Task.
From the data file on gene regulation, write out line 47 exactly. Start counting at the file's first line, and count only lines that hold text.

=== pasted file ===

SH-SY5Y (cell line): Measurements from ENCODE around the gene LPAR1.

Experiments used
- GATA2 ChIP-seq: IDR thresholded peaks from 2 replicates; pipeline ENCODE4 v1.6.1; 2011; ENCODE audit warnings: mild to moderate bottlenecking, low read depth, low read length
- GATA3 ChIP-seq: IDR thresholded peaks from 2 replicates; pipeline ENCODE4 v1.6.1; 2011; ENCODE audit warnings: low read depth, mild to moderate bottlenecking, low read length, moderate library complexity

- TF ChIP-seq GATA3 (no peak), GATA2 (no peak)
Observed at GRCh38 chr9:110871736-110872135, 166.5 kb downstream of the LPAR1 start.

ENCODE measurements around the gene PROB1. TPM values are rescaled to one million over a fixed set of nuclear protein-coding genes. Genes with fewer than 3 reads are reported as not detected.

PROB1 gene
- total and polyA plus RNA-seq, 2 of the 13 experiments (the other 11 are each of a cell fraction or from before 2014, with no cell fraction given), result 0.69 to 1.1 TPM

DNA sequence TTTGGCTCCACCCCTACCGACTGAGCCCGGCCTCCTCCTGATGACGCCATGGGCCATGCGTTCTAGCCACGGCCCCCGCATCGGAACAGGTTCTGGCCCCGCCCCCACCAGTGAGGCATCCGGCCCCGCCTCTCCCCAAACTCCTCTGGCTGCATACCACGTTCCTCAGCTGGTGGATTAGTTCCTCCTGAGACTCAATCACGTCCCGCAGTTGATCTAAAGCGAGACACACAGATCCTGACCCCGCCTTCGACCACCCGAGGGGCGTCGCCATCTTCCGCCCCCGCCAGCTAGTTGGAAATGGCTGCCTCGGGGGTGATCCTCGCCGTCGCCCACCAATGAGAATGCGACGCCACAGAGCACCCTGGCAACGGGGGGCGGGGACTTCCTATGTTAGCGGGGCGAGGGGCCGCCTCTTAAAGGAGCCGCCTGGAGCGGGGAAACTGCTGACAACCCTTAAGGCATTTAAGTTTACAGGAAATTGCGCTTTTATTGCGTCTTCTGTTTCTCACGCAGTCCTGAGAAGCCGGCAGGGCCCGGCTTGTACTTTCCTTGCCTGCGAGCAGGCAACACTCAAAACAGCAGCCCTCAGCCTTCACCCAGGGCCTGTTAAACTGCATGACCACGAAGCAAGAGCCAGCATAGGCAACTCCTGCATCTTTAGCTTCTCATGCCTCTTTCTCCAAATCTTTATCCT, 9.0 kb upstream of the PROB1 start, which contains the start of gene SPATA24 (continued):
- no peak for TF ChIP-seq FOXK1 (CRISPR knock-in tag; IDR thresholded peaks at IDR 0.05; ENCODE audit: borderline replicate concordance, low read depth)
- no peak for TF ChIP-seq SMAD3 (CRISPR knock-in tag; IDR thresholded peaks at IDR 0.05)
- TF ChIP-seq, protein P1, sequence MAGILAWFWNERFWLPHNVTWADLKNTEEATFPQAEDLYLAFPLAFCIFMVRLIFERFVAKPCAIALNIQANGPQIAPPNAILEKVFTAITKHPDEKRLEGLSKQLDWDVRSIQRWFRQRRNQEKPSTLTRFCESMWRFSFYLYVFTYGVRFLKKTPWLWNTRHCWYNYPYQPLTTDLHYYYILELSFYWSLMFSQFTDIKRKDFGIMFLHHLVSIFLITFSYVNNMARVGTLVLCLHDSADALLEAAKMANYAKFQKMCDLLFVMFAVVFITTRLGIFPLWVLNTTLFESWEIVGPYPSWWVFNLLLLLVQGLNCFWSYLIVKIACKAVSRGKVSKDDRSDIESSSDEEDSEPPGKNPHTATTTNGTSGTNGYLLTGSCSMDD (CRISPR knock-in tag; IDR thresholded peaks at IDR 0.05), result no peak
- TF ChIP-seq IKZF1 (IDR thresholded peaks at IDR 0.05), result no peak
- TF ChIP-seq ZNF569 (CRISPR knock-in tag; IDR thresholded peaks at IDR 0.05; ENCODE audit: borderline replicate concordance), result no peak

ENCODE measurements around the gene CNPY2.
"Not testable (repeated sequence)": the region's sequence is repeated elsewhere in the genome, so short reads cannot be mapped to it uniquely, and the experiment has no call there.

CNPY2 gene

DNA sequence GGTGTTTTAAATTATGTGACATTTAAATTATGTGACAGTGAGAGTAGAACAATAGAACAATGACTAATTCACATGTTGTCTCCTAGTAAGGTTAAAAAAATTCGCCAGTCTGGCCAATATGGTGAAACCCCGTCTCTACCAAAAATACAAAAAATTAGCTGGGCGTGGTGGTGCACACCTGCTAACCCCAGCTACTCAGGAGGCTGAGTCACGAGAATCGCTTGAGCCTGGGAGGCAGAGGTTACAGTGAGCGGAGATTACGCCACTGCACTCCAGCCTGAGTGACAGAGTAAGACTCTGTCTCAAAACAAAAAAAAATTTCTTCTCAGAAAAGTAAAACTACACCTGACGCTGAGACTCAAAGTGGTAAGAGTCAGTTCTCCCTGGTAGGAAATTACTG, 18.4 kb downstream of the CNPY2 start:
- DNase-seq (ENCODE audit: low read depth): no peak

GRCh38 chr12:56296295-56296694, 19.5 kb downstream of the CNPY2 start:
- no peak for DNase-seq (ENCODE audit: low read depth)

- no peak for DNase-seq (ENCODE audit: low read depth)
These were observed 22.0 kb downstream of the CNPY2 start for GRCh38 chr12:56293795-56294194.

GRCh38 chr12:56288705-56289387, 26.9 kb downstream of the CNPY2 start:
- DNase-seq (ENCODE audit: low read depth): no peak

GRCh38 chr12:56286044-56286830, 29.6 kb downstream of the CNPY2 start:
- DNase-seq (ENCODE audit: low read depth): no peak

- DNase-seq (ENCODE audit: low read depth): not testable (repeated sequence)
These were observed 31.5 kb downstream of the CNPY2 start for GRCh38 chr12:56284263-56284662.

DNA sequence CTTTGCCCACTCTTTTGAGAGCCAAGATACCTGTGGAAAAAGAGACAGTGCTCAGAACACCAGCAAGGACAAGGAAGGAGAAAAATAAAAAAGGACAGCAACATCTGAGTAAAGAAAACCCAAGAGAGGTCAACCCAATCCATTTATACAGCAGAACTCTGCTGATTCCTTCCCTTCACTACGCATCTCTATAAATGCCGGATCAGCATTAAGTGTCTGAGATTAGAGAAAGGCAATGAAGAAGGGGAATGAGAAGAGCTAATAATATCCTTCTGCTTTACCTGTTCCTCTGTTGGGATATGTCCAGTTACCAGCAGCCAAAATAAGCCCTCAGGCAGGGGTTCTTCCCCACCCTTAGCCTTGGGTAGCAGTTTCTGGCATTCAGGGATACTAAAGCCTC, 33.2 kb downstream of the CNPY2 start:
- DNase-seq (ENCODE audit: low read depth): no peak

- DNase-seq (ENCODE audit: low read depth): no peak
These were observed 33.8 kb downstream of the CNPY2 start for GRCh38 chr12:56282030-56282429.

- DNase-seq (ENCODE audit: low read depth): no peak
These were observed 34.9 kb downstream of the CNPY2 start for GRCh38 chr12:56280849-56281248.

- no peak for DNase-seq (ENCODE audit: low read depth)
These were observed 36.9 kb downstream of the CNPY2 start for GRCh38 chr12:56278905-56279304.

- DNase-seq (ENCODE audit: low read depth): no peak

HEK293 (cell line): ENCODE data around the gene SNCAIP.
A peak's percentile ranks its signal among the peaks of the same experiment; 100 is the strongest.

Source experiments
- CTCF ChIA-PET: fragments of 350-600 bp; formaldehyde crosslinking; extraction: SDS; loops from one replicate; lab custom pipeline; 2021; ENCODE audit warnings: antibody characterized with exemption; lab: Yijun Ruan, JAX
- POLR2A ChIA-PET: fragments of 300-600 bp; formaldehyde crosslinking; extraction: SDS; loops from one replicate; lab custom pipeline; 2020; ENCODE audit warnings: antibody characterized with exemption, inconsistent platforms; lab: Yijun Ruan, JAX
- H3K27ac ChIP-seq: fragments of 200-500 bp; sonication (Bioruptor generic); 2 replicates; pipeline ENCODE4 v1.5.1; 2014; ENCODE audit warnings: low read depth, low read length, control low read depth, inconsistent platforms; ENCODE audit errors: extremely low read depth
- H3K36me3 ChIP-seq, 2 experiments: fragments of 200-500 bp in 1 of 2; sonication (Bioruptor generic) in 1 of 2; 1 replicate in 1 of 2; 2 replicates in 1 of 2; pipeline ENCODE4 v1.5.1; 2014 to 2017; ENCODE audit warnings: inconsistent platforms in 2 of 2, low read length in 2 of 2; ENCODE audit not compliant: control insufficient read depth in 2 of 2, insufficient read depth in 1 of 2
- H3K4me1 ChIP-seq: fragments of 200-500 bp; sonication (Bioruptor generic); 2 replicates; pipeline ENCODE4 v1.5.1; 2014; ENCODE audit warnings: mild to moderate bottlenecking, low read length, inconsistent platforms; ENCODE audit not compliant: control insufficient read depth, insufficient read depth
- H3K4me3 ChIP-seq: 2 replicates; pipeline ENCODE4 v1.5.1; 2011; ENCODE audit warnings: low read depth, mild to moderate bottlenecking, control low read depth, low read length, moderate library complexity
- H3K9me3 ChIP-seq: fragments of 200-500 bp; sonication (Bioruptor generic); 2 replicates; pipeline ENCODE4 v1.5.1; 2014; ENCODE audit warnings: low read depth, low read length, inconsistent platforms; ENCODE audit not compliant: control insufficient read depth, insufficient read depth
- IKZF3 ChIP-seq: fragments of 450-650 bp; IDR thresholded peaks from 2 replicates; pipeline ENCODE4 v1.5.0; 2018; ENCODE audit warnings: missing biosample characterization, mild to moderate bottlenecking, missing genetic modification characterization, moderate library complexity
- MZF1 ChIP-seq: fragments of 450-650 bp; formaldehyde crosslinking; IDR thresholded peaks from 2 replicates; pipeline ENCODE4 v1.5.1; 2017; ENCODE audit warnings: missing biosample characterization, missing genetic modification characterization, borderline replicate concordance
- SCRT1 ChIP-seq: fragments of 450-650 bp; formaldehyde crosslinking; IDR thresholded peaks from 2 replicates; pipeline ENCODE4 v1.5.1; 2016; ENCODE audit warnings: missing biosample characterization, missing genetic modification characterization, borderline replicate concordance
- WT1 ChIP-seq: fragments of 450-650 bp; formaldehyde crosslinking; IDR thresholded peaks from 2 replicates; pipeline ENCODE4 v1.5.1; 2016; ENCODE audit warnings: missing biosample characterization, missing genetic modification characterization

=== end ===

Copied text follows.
- H3K4me1 ChIP-seq: fragments of 200-500 bp; sonication (Bioruptor generic); 2 replicates; pipeline ENCODE4 v1.5.1; 2014; ENCODE audit warnings: mild to moderate bottlenecking, low read length, inconsistent platforms; ENCODE audit not compliant: control insufficient read depth, insufficient read depth